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Stand alone whole house humidifier?

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ChrisJ
ChrisJ Member Posts: 15,870
We've all had discussions about these devices many times.
But I'm wondering if anyone makes a really good stand alone whole house humidifier.

Meaning, one I can control with my Honeywell Prestige, that fills it self etc, but doesn't need ductwork or a furnace.

While I do have ductwork, I suspect running a humidifier in the attic during the winter in ductwork that doesn't produce heat would be a nasty nightmare. Maybe not, I don't know.

Right now, I'm considering small warm mist aka, "micro steam boiler" type ones :smile: for each bedroom.


Single pipe quasi-vapor system. Typical operating pressure 0.14 - 0.43 oz. EcoSteam ES-20 Advanced Control for Residential Steam boilers. Rectorseal Steamaster water treatment

Comments

  • ChrisJ
    ChrisJ Member Posts: 15,870
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    Poke holes in your rad vents. :)

    I wouldn't expect anything less than someone who uses something other than a Weber grill. :p
    Single pipe quasi-vapor system. Typical operating pressure 0.14 - 0.43 oz. EcoSteam ES-20 Advanced Control for Residential Steam boilers. Rectorseal Steamaster water treatment
  • HVACNUT
    HVACNUT Member Posts: 5,876
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    I have a steam humidifier connected to the A/C only A/H in the attic. The ductwork is insulated on the outside of course. It feeds into the supply and brings on low speed fan on a humidity call. It's been there over 10 years, my ductwork is fine, and no static electricity shocks.
    It does have a stand alone humidistat in the hallway and an outdoor sensor.
  • ratio
    ratio Member Posts: 3,676
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    I've installed commercial-grade steam humidifiers before, they had a steam emitter with a temperature-controlled fan that basically shot the steam out into the space (multi-100K-computer repair center). modulating (2-10V) steam production, could be combined into a 100 gal/hour assembly if necessary. The only problem I noticed was an adamant refusal to do programmed maintenance. These things do fill up with minerals, they do need to be serviced regularly, they won't work if you don't, and it isn't covered under warranty. :)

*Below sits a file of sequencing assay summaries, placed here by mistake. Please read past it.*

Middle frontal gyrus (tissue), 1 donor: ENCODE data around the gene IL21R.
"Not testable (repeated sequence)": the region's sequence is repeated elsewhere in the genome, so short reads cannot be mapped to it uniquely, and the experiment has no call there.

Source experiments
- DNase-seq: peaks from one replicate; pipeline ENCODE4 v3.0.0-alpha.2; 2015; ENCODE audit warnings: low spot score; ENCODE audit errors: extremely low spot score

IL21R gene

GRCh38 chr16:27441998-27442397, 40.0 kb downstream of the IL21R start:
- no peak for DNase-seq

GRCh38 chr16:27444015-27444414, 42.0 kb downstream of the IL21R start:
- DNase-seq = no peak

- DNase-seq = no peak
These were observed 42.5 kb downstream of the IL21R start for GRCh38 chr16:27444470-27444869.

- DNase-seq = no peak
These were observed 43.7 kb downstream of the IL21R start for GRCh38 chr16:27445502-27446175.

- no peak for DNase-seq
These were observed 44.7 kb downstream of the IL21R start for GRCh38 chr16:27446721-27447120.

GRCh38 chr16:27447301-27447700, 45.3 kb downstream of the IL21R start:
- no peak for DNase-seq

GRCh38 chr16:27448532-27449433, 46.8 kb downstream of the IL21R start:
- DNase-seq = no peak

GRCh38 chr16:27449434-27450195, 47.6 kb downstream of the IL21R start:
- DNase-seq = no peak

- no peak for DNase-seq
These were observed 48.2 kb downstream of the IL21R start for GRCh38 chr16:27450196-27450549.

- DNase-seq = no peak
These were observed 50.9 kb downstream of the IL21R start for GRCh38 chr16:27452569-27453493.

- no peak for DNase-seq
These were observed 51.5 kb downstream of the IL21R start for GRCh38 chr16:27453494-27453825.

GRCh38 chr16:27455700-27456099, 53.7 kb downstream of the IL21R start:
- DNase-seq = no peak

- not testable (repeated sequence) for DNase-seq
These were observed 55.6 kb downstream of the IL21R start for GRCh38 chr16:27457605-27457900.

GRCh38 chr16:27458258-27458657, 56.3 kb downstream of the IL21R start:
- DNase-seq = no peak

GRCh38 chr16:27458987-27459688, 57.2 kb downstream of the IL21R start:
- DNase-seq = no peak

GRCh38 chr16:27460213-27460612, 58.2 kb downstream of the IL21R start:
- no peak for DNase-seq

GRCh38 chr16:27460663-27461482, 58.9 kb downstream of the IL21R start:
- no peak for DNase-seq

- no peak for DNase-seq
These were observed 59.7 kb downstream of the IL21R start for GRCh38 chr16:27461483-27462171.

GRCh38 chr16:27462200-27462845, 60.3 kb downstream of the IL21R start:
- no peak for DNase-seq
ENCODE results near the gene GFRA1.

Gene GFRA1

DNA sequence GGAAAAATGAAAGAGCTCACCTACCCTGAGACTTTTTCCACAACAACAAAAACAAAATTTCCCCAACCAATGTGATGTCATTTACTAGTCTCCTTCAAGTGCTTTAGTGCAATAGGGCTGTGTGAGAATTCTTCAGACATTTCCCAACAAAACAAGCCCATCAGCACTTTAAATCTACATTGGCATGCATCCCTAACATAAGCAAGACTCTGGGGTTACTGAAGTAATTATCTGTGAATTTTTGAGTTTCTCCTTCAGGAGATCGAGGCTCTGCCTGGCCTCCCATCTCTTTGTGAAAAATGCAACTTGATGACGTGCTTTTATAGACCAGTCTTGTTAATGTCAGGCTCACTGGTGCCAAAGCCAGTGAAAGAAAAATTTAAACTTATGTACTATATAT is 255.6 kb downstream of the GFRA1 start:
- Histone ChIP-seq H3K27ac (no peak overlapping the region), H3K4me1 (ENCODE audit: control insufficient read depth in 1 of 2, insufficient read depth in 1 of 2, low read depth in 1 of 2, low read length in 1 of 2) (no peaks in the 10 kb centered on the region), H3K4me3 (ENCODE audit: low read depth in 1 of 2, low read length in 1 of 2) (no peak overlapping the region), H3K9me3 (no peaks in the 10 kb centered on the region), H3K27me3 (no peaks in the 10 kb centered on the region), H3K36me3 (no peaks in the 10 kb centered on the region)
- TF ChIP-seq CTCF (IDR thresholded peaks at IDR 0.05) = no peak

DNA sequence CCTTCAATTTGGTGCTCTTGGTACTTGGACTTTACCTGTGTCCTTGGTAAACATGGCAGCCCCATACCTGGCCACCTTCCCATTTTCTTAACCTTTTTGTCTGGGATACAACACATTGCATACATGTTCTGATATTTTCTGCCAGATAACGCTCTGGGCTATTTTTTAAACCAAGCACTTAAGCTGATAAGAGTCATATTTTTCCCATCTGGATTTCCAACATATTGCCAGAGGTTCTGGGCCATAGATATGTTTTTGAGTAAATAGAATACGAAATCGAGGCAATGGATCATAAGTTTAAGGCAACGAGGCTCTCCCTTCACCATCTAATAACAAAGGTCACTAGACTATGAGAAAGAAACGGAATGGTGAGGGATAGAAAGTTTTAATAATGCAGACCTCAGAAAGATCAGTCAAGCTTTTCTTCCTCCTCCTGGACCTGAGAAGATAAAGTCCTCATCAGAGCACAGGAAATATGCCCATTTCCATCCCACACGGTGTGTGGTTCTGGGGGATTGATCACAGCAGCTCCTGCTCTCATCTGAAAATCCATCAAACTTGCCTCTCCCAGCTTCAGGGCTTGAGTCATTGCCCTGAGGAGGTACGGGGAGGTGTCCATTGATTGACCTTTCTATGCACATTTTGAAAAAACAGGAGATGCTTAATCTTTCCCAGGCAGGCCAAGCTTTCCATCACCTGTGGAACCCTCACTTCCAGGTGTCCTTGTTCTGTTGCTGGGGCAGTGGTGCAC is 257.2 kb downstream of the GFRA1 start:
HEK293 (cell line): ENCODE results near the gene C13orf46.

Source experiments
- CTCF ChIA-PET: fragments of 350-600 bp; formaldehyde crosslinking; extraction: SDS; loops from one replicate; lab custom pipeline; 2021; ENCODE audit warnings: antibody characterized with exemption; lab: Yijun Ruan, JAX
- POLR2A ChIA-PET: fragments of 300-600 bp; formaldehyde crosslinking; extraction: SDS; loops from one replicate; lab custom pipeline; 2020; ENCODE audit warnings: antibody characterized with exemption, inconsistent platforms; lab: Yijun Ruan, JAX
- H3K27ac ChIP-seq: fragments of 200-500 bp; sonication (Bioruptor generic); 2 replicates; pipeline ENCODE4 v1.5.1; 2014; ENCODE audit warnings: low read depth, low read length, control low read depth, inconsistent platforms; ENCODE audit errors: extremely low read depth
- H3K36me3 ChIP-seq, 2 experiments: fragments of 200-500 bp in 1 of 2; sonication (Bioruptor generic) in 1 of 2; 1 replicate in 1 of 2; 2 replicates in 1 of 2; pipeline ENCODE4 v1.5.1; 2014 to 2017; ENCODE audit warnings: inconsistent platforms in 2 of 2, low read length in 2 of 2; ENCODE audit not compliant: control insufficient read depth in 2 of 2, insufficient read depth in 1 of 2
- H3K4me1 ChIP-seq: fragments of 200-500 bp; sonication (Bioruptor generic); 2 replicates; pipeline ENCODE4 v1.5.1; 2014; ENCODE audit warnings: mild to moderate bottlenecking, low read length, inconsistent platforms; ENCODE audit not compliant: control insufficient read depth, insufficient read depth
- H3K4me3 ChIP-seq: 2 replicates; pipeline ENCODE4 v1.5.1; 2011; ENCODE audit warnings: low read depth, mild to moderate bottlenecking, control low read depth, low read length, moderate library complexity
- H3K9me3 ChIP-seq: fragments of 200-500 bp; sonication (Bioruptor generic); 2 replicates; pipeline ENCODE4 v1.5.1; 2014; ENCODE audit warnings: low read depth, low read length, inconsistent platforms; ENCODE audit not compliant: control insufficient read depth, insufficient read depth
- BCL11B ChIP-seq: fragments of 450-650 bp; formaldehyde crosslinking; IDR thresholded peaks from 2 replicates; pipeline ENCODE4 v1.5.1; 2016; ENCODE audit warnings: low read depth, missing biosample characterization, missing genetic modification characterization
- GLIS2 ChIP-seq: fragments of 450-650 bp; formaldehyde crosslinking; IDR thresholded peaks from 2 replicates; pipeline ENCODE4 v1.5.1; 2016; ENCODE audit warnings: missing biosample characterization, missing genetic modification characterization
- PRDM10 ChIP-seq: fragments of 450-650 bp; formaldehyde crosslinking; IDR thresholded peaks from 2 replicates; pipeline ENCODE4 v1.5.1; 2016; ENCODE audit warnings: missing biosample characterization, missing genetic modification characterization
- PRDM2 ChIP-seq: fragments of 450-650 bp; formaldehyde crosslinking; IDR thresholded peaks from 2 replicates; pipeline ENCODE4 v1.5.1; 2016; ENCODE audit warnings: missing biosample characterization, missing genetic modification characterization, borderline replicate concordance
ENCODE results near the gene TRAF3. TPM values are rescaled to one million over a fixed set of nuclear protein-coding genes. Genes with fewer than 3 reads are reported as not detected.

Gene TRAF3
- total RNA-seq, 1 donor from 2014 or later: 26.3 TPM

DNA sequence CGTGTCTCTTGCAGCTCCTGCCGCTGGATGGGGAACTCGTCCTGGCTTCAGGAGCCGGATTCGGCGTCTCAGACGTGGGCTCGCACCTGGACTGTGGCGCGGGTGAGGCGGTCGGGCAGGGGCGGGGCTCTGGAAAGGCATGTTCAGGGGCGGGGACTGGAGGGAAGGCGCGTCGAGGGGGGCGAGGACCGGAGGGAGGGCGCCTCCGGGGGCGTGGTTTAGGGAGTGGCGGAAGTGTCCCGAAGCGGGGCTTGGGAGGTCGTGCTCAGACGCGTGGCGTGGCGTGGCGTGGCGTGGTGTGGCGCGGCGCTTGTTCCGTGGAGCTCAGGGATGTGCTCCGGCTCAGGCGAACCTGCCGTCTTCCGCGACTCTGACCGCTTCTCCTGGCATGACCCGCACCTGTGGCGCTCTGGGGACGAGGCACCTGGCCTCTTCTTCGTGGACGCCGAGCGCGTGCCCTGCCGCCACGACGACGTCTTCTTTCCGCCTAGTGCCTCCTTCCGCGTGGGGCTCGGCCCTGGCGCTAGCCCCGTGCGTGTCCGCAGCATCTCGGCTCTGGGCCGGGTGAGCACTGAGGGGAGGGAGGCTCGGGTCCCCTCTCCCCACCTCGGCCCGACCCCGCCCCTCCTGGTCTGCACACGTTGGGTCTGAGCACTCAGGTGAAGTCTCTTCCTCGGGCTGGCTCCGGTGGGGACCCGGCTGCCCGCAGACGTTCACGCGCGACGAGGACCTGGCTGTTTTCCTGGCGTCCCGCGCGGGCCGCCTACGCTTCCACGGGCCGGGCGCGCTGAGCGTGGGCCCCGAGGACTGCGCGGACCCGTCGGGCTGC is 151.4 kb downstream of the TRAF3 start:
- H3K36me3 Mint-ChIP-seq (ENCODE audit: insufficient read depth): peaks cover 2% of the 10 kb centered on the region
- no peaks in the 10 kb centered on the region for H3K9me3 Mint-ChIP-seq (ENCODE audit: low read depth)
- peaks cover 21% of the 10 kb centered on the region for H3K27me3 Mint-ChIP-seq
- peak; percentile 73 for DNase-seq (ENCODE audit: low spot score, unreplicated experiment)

PC7060
  • Tim Potter
    Tim Potter Member Posts: 273
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    Have you looked at this?

    http://www.supplyhouse.com/Aprilaire-865-Residential-Steam-Humidifier-w-Model-850-Fan-Pack

    I'm on my 1st season of model 800, the version that mounts into the furnace, (midwest, very little hot water or radiant here) Its working great, it keeps the humidity right on the numbers while the furnace is heating, automaticly lowers the target humidity as the outside temp drops, & it does not have to run the humidifier in fan-only mode.

    Tim

    Winter Park, CO & Arvada, CO
  • EBEBRATT-Ed
    EBEBRATT-Ed Member Posts: 15,767
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    I was going to say "remove your radiator vents" but @Harvey Ramer beat me to it as I was scrolling down.

    @ratio , with @ChrisJ , lack of maintenance would not be an issue!! :)
    MilanD1Matthias
  • ratio
    ratio Member Posts: 3,676
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    :lol:
  • MilanD
    MilanD Member Posts: 1,160
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    Growing up in the old country, we had these.

    https://ductless.ca/products/radiator-humidifiers/
  • ChrisJ